ADD REPLYlink written 8.7 years ago by Guy50

@Guy I don't know Bruker's NMR devices but you could/should try Bruker's CompassXport http://www.bdal.com/service-support/software-support-downloads.html Are there fid and acqu files in your raw data?

ADD REPLYlink modified 12 months ago by RamRS30k • written 8.7 years ago by Sgibb40

@sgibb yes. I do have those files in the raw data. Bruker's software is paid. I'm a student. Cant afford it.

ADD REPLYlink written 8.7 years ago by Guy50

@Guy: To use CompassXport you only have to register on bdal.com. (It's free of charge.) The fid file contains the intensities. You could investigate them by od -An -i -v -w4 fid | less. In the acqu file are some variables which you need to calculate the spectral positions. (I only know the calculation equation for Bruker's *flex devices.) Could you give us an example file?

ADD REPLYlink written 8.7 years ago by Sgibb40

This link contains some raw data. If you want i can extract it and upload specific files to some filesharing site.

ADD REPLYlink written 8.7 years ago by Guy50

This contains some raw data. If you want i can extract it and upload specific files to some filesharing site.

http://www.bmrb.wisc.edu/metabolomics/standards/caffeine/nmr/bmse000206/1H.tar

ADD REPLYlink written 8.7 years ago by Guy50

This link contains raw 1H 1D nmr data of caffeine: http://www.bmrb.wisc.edu/metabolomics/standards/caffeine/nmr/bmse000206/1H.tar

ADD REPLYlink written 8.7 years ago by Guy50

If you want i can extract it and upload any specific files you want.

ADD REPLYlink written 8.7 years ago by Guy50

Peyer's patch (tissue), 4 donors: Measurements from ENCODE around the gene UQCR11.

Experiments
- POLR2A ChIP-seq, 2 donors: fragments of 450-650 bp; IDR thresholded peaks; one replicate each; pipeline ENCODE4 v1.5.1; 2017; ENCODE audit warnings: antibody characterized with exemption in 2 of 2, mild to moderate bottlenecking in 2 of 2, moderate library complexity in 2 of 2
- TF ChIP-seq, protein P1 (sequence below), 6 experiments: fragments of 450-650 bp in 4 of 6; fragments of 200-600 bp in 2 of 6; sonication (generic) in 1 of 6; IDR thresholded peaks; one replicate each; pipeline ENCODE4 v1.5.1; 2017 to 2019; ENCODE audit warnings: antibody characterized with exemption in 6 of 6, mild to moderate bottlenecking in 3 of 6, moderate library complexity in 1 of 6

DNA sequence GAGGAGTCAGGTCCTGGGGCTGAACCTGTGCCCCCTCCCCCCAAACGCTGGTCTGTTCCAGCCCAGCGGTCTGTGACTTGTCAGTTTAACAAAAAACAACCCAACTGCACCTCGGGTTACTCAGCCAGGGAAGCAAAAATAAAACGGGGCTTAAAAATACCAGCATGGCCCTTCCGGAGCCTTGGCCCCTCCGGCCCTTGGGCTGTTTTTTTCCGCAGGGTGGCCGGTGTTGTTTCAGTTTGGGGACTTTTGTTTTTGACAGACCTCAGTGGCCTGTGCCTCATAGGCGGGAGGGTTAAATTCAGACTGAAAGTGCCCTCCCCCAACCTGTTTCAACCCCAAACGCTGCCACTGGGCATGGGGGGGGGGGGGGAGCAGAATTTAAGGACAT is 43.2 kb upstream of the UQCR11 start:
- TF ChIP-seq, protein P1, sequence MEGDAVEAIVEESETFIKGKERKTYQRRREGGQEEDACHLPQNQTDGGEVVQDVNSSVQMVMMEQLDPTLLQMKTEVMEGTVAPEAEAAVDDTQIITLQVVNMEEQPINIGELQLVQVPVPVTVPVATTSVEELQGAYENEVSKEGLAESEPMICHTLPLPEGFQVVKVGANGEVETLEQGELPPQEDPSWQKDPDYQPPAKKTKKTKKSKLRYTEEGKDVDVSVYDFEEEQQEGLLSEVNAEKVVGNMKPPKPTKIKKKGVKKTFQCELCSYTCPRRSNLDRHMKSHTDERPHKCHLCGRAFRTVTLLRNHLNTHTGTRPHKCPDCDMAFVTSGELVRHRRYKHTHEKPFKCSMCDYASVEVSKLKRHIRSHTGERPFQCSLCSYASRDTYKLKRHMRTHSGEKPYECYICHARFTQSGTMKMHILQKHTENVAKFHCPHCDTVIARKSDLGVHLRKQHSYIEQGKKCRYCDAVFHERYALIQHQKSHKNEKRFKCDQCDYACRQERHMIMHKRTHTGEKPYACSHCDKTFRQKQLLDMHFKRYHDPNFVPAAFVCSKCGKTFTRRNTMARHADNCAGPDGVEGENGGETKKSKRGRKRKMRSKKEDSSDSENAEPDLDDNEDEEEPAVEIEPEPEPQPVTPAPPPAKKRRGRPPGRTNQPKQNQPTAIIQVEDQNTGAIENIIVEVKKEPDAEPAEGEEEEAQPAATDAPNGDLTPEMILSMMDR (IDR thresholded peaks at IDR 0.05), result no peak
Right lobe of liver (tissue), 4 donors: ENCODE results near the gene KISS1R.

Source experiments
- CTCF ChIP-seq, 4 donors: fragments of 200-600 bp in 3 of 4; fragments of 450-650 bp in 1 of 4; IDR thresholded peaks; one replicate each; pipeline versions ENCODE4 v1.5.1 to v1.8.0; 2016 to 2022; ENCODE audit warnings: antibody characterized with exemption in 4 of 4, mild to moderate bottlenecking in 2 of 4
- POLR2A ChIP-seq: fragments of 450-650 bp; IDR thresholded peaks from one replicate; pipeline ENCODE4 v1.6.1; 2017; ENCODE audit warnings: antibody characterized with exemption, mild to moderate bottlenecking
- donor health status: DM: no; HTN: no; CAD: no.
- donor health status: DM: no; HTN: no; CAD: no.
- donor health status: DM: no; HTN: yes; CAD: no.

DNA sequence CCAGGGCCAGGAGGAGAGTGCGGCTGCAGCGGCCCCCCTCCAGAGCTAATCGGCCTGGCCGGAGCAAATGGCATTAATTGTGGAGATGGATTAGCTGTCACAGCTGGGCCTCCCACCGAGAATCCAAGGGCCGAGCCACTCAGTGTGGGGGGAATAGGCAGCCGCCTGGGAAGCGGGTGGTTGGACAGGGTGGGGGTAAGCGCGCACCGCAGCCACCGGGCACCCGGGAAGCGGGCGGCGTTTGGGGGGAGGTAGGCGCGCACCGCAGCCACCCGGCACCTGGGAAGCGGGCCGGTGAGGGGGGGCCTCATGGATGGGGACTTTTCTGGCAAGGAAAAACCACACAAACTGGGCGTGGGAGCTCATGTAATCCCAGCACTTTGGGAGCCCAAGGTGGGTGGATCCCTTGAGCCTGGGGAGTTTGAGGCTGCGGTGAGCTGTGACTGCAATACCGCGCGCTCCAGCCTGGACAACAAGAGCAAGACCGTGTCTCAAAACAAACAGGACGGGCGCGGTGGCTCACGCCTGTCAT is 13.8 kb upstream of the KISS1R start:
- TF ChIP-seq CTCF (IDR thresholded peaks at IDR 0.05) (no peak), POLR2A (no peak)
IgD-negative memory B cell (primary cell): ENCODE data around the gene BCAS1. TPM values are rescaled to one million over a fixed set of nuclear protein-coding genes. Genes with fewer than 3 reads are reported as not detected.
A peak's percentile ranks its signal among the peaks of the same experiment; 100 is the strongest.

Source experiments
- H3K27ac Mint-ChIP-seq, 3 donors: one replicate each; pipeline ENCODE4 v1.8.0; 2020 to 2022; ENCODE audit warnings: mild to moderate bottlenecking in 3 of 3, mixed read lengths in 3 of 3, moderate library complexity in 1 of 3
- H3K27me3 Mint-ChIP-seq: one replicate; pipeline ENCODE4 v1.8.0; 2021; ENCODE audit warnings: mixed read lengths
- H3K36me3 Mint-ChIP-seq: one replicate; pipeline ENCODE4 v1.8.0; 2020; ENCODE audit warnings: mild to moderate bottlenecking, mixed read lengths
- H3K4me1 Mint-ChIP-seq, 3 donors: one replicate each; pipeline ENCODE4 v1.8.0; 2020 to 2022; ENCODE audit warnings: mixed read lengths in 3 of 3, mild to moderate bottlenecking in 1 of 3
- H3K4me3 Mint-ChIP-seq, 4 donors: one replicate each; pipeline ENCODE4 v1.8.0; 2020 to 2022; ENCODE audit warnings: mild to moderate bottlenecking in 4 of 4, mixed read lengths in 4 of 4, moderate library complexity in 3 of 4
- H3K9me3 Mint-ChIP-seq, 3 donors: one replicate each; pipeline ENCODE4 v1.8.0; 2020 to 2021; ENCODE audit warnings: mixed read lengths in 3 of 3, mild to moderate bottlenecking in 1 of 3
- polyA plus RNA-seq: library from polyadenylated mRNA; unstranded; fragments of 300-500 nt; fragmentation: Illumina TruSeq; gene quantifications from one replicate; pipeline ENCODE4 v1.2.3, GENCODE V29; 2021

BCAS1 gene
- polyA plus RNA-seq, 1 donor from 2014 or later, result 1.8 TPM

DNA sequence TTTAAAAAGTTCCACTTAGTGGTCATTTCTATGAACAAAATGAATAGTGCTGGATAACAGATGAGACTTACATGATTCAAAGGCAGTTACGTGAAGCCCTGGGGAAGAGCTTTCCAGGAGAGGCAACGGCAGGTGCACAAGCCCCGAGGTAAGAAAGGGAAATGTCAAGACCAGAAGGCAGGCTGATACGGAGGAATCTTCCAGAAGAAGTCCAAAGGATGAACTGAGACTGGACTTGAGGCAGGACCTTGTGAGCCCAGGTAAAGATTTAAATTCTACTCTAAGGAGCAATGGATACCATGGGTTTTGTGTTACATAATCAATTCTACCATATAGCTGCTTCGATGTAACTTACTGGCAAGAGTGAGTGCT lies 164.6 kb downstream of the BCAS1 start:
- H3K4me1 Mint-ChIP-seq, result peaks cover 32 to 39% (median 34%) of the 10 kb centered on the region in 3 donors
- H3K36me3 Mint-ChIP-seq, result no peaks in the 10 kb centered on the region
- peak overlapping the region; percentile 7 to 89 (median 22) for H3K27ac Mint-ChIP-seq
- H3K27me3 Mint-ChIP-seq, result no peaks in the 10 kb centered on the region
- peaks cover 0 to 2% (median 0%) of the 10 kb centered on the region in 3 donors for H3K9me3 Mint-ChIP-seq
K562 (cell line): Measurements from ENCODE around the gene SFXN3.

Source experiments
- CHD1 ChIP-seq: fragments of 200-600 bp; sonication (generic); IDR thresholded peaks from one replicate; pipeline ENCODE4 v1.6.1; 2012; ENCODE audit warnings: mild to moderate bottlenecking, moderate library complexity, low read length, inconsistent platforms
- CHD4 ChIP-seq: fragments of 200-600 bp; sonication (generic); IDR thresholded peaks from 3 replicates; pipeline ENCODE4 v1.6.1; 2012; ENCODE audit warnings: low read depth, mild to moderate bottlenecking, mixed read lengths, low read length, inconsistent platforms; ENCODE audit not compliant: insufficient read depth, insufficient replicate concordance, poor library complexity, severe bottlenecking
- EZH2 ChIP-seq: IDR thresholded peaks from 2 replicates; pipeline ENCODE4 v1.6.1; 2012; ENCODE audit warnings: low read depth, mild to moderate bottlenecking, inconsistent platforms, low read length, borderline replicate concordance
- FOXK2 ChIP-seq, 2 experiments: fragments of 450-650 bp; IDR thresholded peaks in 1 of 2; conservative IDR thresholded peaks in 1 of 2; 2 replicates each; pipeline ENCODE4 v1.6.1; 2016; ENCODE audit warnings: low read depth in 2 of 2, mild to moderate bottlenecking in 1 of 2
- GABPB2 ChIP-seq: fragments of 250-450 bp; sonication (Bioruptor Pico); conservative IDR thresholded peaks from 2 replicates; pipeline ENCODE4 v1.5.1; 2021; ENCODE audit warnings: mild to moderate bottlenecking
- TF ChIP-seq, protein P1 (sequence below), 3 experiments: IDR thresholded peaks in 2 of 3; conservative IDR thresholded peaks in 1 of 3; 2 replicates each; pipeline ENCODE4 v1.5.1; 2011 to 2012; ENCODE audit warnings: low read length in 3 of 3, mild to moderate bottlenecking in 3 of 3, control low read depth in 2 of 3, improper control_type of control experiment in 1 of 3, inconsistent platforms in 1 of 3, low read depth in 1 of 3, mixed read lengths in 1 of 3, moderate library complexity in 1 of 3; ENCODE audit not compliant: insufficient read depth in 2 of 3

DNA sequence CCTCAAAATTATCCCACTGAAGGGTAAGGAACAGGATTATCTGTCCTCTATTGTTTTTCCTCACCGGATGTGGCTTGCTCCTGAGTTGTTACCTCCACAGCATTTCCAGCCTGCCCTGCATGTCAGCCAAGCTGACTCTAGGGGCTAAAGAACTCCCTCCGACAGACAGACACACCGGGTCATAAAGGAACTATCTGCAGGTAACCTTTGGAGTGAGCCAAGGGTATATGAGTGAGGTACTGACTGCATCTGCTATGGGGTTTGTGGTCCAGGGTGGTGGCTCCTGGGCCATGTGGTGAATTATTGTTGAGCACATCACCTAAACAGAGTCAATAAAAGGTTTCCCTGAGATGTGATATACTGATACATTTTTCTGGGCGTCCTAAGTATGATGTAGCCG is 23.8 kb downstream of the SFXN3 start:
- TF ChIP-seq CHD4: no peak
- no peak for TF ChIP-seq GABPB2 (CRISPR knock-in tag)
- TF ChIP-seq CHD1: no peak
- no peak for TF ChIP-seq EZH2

@Guy: Thanks. I have to recognize that this acqu file contains a lot of unknown (at least for me) variables. I never used NMR. But it seems link can import such files. Also I noticed that CompassXport can NOT convert NMR fid files.

ADD REPLYlink written 8.7 years ago by Sgibb40

But i am not using the fid files. I am using the 1r spectrum files.

ADD REPLYlink written 8.7 years ago by Guy50

@sgibb But i am not using the fid files. I am using the 1r spectrum files

ADD REPLYlink written 8.7 years ago by Guy50
2
gravatar for Wolf Ihlenfeldt
8.7 years ago by
Wolf Ihlenfeldt150 wrote:

Do you really need to write the program yourself? There are many capable spectral data processing tools available. For starters, have a look at the ACDLabs www.acdlabs.com) offerings.

And please do not invent your own file format. The open standard for spectral data is JCAMP. It can encode both raw data and peak information. If you base your software on that, it will be much more valuable for future uses in other contexts.

As for your column alignment, I am pretty sure there is just a single tab character, which, depending on how wide the data item to the left is, aligns on a different tab stop.